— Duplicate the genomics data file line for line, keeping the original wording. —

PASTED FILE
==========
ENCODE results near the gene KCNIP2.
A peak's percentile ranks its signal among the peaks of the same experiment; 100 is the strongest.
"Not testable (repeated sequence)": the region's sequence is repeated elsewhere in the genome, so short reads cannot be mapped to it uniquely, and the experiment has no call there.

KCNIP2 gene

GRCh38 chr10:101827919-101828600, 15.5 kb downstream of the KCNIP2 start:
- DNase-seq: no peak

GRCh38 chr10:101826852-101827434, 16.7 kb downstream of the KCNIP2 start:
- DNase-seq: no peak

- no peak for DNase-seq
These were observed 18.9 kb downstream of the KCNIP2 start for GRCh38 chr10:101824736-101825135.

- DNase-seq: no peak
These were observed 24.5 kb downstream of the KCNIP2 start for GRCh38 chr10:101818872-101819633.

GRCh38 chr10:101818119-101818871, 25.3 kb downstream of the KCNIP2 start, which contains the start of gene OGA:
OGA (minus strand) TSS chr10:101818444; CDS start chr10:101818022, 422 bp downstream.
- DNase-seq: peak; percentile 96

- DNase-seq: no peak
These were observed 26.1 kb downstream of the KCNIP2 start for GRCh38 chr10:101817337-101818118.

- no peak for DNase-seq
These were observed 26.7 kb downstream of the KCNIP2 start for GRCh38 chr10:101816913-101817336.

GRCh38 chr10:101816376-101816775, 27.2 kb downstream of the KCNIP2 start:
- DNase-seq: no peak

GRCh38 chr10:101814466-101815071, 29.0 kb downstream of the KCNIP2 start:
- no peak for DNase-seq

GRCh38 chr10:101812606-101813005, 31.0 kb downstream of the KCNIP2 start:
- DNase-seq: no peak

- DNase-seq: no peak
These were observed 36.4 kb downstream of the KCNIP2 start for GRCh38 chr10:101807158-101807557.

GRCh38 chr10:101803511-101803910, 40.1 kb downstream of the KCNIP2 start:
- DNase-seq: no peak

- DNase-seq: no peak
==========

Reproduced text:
ENCODE results near the gene KCNIP2.
A peak's percentile ranks its signal among the peaks of the same experiment; 100 is the strongest.
"Not testable (repeated sequence)": the region's sequence is repeated elsewhere in the genome, so short reads cannot be mapped to it uniquely, and the experiment has no call there.

KCNIP2 gene

GRCh38 chr10:101827919-101828600, 15.5 kb downstream of the KCNIP2 start:
- DNase-seq: no peak

GRCh38 chr10:101826852-101827434, 16.7 kb downstream of the KCNIP2 start:
- DNase-seq: no peak

- no peak for DNase-seq
These were observed 18.9 kb downstream of the KCNIP2 start for GRCh38 chr10:101824736-101825135.

- DNase-seq: no peak
These were observed 24.5 kb downstream of the KCNIP2 start for GRCh38 chr10:101818872-101819633.

GRCh38 chr10:101818119-101818871, 25.3 kb downstream of the KCNIP2 start, which contains the start of gene OGA:
OGA (minus strand) TSS chr10:101818444; CDS start chr10:101818022, 422 bp downstream.
- DNase-seq: peak; percentile 96

- DNase-seq: no peak
These were observed 26.1 kb downstream of the KCNIP2 start for GRCh38 chr10:101817337-101818118.

- no peak for DNase-seq
These were observed 26.7 kb downstream of the KCNIP2 start for GRCh38 chr10:101816913-101817336.

GRCh38 chr10:101816376-101816775, 27.2 kb downstream of the KCNIP2 start:
- DNase-seq: no peak

GRCh38 chr10:101814466-101815071, 29.0 kb downstream of the KCNIP2 start:
- no peak for DNase-seq

GRCh38 chr10:101812606-101813005, 31.0 kb downstream of the KCNIP2 start:
- DNase-seq: no peak

- DNase-seq: no peak
These were observed 36.4 kb downstream of the KCNIP2 start for GRCh38 chr10:101807158-101807557.

GRCh38 chr10:101803511-101803910, 40.1 kb downstream of the KCNIP2 start:
- DNase-seq: no peak

- DNase-seq: no peak